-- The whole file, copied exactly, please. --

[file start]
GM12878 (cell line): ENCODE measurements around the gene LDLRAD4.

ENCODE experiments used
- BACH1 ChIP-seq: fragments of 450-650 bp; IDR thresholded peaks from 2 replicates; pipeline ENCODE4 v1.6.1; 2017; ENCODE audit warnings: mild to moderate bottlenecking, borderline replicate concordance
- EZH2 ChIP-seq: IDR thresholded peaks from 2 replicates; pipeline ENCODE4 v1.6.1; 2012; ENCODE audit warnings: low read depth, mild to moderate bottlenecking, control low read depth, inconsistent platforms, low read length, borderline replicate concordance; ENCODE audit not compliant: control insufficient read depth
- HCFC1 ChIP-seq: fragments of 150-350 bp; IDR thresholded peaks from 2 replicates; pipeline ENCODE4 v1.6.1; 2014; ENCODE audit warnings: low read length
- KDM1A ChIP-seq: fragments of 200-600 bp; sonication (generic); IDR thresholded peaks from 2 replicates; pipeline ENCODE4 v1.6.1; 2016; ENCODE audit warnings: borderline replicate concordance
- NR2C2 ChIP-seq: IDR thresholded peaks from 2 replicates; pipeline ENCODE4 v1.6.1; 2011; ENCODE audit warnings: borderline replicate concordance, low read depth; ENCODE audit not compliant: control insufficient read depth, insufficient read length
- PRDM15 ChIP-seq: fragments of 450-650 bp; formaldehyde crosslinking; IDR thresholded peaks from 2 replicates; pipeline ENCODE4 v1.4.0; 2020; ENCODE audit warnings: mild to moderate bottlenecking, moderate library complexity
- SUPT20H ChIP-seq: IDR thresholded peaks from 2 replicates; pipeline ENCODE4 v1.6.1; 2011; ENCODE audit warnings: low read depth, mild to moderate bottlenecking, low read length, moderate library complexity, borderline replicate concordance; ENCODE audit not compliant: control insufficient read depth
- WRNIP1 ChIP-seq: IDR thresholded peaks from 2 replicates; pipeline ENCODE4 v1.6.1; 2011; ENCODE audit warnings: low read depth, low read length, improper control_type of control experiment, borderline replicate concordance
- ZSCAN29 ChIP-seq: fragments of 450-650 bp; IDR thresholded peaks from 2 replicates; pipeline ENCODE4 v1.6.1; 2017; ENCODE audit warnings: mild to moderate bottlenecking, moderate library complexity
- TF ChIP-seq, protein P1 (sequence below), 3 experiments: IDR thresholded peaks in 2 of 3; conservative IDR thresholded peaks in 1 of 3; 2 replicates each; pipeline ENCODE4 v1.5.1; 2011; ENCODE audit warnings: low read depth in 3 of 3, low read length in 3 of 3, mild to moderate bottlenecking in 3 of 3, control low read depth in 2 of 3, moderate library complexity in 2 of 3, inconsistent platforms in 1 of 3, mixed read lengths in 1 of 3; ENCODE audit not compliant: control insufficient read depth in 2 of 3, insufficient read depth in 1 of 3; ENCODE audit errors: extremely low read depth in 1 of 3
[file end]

GM12878 (cell line): ENCODE measurements around the gene LDLRAD4.

ENCODE experiments used
- BACH1 ChIP-seq: fragments of 450-650 bp; IDR thresholded peaks from 2 replicates; pipeline ENCODE4 v1.6.1; 2017; ENCODE audit warnings: mild to moderate bottlenecking, borderline replicate concordance
- EZH2 ChIP-seq: IDR thresholded peaks from 2 replicates; pipeline ENCODE4 v1.6.1; 2012; ENCODE audit warnings: low read depth, mild to moderate bottlenecking, control low read depth, inconsistent platforms, low read length, borderline replicate concordance; ENCODE audit not compliant: control insufficient read depth
- HCFC1 ChIP-seq: fragments of 150-350 bp; IDR thresholded peaks from 2 replicates; pipeline ENCODE4 v1.6.1; 2014; ENCODE audit warnings: low read length
- KDM1A ChIP-seq: fragments of 200-600 bp; sonication (generic); IDR thresholded peaks from 2 replicates; pipeline ENCODE4 v1.6.1; 2016; ENCODE audit warnings: borderline replicate concordance
- NR2C2 ChIP-seq: IDR thresholded peaks from 2 replicates; pipeline ENCODE4 v1.6.1; 2011; ENCODE audit warnings: borderline replicate concordance, low read depth; ENCODE audit not compliant: control insufficient read depth, insufficient read length
- PRDM15 ChIP-seq: fragments of 450-650 bp; formaldehyde crosslinking; IDR thresholded peaks from 2 replicates; pipeline ENCODE4 v1.4.0; 2020; ENCODE audit warnings: mild to moderate bottlenecking, moderate library complexity
- SUPT20H ChIP-seq: IDR thresholded peaks from 2 replicates; pipeline ENCODE4 v1.6.1; 2011; ENCODE audit warnings: low read depth, mild to moderate bottlenecking, low read length, moderate library complexity, borderline replicate concordance; ENCODE audit not compliant: control insufficient read depth
- WRNIP1 ChIP-seq: IDR thresholded peaks from 2 replicates; pipeline ENCODE4 v1.6.1; 2011; ENCODE audit warnings: low read depth, low read length, improper control_type of control experiment, borderline replicate concordance
- ZSCAN29 ChIP-seq: fragments of 450-650 bp; IDR thresholded peaks from 2 replicates; pipeline ENCODE4 v1.6.1; 2017; ENCODE audit warnings: mild to moderate bottlenecking, moderate library complexity
- TF ChIP-seq, protein P1 (sequence below), 3 experiments: IDR thresholded peaks in 2 of 3; conservative IDR thresholded peaks in 1 of 3; 2 replicates each; pipeline ENCODE4 v1.5.1; 2011; ENCODE audit warnings: low read depth in 3 of 3, low read length in 3 of 3, mild to moderate bottlenecking in 3 of 3, control low read depth in 2 of 3, moderate library complexity in 2 of 3, inconsistent platforms in 1 of 3, mixed read lengths in 1 of 3; ENCODE audit not compliant: control insufficient read depth in 2 of 3, insufficient read depth in 1 of 3; ENCODE audit errors: extremely low read depth in 1 of 3